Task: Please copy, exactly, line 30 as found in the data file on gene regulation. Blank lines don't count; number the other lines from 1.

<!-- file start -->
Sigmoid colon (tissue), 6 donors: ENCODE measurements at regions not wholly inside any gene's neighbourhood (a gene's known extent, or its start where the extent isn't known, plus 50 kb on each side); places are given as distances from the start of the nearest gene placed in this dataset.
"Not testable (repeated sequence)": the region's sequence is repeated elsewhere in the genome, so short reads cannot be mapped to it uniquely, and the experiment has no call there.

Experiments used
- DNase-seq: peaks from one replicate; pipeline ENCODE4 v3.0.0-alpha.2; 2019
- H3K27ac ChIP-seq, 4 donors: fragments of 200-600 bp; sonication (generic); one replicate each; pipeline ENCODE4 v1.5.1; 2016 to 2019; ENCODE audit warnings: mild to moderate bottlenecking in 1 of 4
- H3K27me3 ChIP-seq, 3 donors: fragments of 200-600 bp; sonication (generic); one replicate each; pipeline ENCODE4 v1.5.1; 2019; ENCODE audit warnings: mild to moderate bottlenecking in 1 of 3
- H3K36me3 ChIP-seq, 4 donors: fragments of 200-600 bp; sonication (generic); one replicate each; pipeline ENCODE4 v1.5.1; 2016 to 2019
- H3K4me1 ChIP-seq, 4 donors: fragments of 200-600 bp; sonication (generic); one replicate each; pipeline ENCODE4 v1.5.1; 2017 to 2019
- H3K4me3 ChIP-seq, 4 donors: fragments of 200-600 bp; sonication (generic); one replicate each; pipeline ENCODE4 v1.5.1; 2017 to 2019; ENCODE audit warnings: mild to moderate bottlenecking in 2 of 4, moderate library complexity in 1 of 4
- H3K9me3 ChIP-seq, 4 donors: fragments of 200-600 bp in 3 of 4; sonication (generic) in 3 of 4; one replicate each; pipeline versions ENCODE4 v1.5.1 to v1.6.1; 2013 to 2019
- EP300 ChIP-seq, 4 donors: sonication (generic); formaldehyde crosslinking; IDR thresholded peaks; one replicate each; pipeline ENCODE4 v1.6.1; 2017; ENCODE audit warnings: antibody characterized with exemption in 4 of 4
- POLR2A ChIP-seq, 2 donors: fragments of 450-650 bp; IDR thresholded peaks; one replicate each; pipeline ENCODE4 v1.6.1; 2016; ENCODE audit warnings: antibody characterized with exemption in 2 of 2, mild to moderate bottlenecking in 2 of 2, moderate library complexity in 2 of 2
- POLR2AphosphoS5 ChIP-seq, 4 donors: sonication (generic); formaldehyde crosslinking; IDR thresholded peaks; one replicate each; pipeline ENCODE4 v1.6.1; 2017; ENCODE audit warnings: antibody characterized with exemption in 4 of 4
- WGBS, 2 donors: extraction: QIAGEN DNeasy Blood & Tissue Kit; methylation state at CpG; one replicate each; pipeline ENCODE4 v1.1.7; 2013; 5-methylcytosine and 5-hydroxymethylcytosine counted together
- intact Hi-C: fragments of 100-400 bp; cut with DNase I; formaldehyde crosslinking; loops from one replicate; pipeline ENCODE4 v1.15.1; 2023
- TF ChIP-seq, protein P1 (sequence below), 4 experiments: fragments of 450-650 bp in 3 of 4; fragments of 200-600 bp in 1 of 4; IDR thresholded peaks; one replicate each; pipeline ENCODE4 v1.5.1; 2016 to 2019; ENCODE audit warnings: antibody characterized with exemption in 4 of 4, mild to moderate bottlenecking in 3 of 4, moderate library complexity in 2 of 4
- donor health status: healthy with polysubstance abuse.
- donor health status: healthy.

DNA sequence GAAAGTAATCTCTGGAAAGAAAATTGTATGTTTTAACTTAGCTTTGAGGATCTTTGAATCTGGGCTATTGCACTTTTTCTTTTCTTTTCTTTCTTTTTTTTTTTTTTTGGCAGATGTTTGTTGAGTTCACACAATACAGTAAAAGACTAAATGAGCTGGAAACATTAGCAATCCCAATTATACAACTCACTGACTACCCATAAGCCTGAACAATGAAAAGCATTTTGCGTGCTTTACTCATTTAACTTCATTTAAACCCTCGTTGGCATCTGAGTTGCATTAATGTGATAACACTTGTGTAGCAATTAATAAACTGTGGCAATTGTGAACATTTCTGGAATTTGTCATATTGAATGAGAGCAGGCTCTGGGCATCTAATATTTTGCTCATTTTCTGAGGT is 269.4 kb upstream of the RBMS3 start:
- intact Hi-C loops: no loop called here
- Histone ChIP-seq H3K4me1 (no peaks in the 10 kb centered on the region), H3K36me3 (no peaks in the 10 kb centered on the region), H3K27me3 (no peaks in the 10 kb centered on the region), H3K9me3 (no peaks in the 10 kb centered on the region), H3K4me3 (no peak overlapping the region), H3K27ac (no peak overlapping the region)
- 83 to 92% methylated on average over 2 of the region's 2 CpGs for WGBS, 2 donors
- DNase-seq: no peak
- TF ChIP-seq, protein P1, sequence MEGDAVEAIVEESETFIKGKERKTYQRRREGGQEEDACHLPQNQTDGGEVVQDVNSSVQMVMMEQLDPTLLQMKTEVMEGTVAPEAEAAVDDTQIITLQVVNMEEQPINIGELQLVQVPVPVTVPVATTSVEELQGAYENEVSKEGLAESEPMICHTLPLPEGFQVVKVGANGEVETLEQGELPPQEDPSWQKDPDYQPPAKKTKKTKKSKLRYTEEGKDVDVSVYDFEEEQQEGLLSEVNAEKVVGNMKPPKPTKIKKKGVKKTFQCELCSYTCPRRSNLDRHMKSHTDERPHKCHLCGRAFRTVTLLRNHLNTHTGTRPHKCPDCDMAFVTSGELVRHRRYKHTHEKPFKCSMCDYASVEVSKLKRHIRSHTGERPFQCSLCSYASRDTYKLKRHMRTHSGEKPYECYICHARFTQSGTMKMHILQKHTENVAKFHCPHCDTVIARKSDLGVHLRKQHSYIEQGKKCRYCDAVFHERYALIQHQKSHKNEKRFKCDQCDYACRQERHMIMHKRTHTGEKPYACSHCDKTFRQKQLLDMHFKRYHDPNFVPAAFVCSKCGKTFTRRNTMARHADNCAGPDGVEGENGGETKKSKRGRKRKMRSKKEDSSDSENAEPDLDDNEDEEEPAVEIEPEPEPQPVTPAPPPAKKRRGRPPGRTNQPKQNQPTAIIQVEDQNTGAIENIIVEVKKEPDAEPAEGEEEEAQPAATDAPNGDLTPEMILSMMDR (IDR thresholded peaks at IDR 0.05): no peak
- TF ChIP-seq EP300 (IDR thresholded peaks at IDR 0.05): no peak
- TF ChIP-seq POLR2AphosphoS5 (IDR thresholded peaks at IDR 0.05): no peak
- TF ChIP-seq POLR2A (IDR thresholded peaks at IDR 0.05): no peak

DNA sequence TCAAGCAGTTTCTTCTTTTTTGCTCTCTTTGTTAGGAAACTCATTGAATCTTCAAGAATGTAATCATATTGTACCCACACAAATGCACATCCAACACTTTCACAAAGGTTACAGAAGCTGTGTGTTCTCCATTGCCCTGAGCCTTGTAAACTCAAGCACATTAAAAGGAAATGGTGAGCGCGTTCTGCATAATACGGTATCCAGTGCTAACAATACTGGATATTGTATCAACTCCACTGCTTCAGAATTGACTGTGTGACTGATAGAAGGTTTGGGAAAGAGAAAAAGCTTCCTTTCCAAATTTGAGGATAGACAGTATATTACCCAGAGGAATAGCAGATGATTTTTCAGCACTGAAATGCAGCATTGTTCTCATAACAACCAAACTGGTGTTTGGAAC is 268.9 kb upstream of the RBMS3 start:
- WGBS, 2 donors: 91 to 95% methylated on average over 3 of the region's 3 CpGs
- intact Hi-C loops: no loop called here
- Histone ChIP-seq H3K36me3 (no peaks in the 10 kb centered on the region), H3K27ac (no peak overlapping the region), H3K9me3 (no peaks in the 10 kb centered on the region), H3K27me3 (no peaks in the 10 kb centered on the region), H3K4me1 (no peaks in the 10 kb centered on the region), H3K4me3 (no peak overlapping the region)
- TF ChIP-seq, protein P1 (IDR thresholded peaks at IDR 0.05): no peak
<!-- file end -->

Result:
- intact Hi-C loops: no loop called here